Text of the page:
Morné Steyn laughs when he’s asked for the secret to his longevity. He shrugs after it’s put to him that he falls into the same category as Tom Brady, Roger Federer, Sachin Tendulkar and Serena Williams – freaks of nature who have gone on to win big matches and titles well into their late thirties and early forties.
Most will remember Steyn for the kick that broke the British & Irish Lions’ resistance in 2009. Since nailing that series-clinching penalty in the second Test at Loftus Versfeld, Steyn has gone on to enjoy many more title successes with the Springboks, Bulls and Stade Francais.
His story took an unexpected turn when he joined a rebuilding Bulls franchise in late 2019. With Steyn back in the number 10 jersey, the Bulls went on to dominate all domestic tournaments across the 2020-21 season and proceeded to end a decade-long title drought.
All things considered, it shouldn’t come as a surprise to hear that Steyn – even at the ripe old age of 36 – has been sounded out about a role with the Springboks over the course of the 2021 season.
It’s not hard to understand why Jacques Nienaber and Rassie Erasmus may include a player of Steyn’s reputation and experience. The 66-cap fly-half will add value to the squad dynamic, and could, in the event of injuries, provide another starting option. Outside of the World Cup-winning duo of Handré Pollard and Elton Jantjies, the Boks are short on experienced fly-half alternatives.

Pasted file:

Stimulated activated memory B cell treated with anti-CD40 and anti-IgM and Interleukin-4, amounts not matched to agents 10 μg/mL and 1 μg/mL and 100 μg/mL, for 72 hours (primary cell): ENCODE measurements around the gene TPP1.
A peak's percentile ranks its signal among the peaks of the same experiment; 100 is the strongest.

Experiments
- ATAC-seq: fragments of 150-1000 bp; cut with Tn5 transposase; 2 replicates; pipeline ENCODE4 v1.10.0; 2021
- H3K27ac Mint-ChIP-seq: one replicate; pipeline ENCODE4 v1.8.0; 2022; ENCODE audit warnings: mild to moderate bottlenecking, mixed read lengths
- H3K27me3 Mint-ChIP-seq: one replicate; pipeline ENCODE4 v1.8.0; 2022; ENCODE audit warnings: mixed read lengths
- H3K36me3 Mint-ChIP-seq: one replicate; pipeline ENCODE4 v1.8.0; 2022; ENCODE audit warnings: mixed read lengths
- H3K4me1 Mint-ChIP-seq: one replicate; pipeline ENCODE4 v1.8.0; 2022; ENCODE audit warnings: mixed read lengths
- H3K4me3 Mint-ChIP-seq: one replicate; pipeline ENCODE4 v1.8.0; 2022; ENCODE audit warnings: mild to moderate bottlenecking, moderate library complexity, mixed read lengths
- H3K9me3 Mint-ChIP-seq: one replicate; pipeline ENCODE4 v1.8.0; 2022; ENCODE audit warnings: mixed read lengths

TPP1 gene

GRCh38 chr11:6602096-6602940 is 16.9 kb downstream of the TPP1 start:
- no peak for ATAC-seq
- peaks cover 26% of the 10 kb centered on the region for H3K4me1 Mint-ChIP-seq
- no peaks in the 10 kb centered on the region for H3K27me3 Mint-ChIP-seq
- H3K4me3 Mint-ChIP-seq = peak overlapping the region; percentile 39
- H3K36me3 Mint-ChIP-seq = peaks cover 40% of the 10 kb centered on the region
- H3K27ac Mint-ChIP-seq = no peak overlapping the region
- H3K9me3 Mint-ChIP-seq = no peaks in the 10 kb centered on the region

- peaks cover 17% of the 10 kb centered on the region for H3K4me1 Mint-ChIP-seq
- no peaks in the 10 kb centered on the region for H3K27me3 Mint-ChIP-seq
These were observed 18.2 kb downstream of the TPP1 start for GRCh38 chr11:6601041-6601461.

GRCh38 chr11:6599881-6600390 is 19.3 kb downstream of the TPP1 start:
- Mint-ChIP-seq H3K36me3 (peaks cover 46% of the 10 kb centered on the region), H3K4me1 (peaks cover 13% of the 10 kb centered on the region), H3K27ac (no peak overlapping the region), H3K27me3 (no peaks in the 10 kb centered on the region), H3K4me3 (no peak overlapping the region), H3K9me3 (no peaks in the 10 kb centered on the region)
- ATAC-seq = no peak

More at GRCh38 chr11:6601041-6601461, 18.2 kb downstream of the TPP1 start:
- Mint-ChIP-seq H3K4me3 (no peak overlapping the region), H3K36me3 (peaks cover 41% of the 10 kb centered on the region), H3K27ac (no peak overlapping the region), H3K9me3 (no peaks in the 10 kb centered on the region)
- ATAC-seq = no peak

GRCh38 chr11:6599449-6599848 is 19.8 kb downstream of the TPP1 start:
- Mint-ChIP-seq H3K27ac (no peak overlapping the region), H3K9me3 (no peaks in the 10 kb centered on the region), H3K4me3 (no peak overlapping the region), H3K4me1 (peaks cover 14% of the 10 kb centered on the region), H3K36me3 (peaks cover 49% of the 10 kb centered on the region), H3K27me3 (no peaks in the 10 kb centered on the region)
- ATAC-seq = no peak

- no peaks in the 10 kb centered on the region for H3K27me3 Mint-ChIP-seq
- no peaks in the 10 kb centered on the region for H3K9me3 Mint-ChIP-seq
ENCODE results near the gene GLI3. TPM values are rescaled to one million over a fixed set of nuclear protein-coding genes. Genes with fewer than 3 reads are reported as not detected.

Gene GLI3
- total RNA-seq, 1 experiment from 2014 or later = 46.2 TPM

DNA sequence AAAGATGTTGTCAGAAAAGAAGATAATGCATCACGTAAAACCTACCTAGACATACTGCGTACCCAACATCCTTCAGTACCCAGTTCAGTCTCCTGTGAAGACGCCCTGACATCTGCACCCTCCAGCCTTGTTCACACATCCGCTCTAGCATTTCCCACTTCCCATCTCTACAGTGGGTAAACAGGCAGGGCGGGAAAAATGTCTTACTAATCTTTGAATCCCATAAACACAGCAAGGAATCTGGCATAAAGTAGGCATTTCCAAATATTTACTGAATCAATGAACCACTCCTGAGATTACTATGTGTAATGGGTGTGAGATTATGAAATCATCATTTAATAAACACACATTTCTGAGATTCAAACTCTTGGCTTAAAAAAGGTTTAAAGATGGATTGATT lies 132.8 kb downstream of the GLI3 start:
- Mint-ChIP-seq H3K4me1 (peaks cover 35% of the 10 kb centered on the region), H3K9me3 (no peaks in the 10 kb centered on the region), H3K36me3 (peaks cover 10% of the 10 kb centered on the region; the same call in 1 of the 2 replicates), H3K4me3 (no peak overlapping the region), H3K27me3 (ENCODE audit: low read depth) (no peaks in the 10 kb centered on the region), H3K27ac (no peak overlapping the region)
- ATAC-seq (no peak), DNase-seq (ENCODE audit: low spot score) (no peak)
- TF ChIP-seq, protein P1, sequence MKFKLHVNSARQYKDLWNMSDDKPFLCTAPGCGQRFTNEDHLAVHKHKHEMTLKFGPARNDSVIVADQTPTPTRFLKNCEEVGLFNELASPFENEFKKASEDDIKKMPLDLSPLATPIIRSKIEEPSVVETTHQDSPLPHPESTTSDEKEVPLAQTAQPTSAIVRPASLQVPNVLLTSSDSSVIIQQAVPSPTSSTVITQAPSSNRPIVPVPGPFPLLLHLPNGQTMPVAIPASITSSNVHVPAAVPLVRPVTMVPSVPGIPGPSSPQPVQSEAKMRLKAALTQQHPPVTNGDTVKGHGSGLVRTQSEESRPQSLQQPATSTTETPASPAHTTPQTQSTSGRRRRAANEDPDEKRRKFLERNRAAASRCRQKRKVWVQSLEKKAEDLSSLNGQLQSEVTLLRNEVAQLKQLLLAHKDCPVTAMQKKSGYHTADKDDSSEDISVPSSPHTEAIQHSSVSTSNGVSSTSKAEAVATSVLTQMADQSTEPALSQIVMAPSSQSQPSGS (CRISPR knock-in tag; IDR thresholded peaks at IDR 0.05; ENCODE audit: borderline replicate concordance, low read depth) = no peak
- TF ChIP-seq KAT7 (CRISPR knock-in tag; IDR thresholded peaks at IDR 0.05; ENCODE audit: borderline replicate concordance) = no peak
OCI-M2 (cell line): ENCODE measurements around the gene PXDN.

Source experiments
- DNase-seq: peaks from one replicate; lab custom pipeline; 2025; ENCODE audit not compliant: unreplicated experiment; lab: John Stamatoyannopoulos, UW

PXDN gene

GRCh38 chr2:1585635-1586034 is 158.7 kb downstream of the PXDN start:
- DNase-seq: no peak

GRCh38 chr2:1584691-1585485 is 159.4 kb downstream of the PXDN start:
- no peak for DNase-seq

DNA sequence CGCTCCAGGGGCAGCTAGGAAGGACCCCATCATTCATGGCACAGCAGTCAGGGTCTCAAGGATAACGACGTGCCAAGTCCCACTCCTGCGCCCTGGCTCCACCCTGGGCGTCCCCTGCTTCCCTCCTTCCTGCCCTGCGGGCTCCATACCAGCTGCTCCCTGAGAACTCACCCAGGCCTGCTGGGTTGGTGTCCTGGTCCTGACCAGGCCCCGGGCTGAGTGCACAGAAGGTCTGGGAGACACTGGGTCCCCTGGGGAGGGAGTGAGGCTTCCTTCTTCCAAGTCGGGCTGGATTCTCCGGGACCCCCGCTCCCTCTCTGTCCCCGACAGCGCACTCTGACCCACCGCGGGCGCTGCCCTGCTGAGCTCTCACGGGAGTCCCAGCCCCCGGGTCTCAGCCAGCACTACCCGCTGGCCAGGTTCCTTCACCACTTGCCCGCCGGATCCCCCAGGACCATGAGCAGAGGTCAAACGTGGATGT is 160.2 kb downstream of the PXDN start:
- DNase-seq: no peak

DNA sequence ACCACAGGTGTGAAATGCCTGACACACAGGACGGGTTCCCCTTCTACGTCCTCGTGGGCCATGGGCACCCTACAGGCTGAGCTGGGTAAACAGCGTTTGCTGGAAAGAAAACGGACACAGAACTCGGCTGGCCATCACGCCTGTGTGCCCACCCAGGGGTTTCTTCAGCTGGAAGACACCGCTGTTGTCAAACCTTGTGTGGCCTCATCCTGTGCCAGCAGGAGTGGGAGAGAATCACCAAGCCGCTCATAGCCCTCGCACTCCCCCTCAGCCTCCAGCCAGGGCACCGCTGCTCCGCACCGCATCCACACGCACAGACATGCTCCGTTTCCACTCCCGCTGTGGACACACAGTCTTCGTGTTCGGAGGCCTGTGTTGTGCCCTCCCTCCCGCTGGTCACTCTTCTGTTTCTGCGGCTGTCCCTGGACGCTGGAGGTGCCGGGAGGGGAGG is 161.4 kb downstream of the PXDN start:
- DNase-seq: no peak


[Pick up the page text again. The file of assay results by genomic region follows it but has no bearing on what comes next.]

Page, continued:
I grew up watching Morné slot all those kicks for South Africa – kicks that meant the difference between winning and losing matches, series and tournaments
Handré Pollard on Morné Steyn
The 2009 series, and indeed the events that shaped the outcome, have been revisited in detail over the past few months. The result had a profound impact on the next generation of Boks – Pollard chief among them.
Pollard told The XV that he attended a couple of the midweek games in 2009 as a passionate fan. He watched Steyn win the series in Pretoria, and continued to follow his goal-kicking exploits in subsequent years. In 2014, Pollard had the opportunity to work with Steyn after he was drafted into the national team.
To say that Pollard is something of a Morné Steyn fan is an understatement.
“I grew up watching Morné slot all those kicks for South Africa – kicks that meant the difference between winning and losing matches as well as big series and tournaments,” Pollard recalls. “That kick to beat the Lions left a big impression on me.”
It all comes back to that kick in the second Test. After Ronan O’Gara took Fourie du Preez out in the air, the Boks were awarded a penalty inside Lions territory.
Bok captain John Smit looked around the field for Frans Steyn, who specialised in long-range attempts. Instead, he saw Morné Steyn, a rookie playing just his second Test off the bench, walking towards him with a tee in his hand.